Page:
The Struggle Over STEM Immigration


Nalini Mahadevan

Science, technology, engineering and mathematics (STEM) graduates are foreign-born students who have obtained graduate degrees from American universities in one of these four fields. Many of these students are vying for a green card to stay in the US; but the demand for green cards far outstripped supply. The result is that the best and the brightest are leaving the US for greener immigration pastures: either going back home, or to other more 'immigrant' friendly countries, like Canada.

In a previous blog post, I discussed how STEM graduates will help the US come out of its recession. We are currently experiencing a brain drain; and in order to remain a global force, we must reform our immigration policies. Multiple bills suggesting an increase in green cards for STEM graduates have been proposed to Congress, but none have yet to pass.

STEM Jobs Act

On Friday, November 30, 2012, the House passed the STEM Jobs Act, which reallocates 55,000 green cards per year to students with STEM degrees; the new act also seeks to remove the lottery green card program. Green cards are first made available to STEM graduates with PhDs -- remaining green cards are then given to STEM graduates with Masters.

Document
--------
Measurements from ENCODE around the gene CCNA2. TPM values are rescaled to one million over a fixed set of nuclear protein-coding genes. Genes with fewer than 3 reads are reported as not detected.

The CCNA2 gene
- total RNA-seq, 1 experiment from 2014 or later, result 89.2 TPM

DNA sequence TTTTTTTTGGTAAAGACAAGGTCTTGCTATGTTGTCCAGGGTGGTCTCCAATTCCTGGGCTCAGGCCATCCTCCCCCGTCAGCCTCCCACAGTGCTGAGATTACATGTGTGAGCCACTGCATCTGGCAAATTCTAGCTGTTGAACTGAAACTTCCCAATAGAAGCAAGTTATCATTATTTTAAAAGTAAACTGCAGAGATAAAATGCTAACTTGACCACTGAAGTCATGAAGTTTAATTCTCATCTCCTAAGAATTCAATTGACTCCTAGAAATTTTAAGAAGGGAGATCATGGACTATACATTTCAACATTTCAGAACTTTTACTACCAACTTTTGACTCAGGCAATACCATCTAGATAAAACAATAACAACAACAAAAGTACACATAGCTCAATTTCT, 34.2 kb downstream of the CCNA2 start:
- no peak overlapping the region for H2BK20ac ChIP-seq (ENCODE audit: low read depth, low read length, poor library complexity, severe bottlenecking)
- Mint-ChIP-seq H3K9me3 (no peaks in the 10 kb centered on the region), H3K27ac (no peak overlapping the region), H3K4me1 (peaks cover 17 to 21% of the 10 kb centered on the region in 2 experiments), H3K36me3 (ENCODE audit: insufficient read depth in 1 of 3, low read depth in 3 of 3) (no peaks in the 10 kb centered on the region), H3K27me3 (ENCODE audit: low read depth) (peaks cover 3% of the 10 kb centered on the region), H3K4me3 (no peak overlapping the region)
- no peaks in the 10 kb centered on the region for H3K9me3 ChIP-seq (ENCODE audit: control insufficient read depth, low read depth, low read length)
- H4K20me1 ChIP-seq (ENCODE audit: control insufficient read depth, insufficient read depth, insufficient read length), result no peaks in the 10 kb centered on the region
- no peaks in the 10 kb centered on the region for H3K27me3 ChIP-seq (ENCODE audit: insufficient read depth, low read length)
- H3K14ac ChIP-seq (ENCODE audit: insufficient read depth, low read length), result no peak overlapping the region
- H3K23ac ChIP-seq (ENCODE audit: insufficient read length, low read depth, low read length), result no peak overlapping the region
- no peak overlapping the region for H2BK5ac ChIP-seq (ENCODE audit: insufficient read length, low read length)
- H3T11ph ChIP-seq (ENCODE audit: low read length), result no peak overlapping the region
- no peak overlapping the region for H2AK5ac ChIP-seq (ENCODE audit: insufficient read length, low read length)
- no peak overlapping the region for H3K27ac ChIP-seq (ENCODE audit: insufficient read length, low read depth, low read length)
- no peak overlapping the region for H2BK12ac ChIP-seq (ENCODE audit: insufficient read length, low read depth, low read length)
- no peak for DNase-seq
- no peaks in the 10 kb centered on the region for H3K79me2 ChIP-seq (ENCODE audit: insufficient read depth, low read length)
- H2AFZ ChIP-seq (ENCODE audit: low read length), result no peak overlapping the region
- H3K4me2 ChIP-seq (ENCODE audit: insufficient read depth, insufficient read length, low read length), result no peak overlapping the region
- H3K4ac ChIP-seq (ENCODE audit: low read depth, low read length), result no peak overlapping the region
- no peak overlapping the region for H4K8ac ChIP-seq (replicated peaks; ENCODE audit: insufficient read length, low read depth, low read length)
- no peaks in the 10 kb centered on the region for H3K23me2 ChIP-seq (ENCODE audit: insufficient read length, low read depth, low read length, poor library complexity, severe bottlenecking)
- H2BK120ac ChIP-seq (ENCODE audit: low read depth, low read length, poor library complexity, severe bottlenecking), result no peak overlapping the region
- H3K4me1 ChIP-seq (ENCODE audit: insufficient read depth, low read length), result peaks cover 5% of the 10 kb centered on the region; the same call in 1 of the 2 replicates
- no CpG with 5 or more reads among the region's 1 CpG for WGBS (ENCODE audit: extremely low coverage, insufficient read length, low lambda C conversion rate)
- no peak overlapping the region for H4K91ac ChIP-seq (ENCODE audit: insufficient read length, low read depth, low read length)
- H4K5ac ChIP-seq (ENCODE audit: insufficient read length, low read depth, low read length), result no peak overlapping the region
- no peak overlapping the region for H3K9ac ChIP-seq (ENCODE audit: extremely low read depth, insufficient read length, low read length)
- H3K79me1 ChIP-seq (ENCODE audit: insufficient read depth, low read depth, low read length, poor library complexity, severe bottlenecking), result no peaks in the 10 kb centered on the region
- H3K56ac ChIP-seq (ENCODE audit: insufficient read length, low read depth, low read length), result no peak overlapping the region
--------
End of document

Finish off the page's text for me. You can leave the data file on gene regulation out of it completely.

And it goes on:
Dueling Bills

We must applaud both political parties for their sensitivity to the issue of STEM jobs, but there is a very obvious political divide. While the Republican initiative moves to abolish the 55,000 diversity visas, the Democrats want to preserve these visas for persons from under-represented countries.

This uncertainty is keeping employers from hiring qualified candidates, and keeping qualified US graduates from remaining in the US. Keep in mind, by most accounts, the education industry is a $27 billion industry with a multiplier effect on local economies.

What can we do?

Employers and Universities must lobby their Senate and House Representatives about the issue. The inaction is holding our economy hostage.

About The Author

Nalini Mahadevan is an attorney with The Lowenbaum Partnership, LLC in St. Louis, Missouri. She heads the immigration practice area. She is an adjunct professor at Saint Louis University School of Law, speaker and author. She can be reached at

The opinions expressed in this article are those of the author(s) alone and should not be imputed to ILW.COM.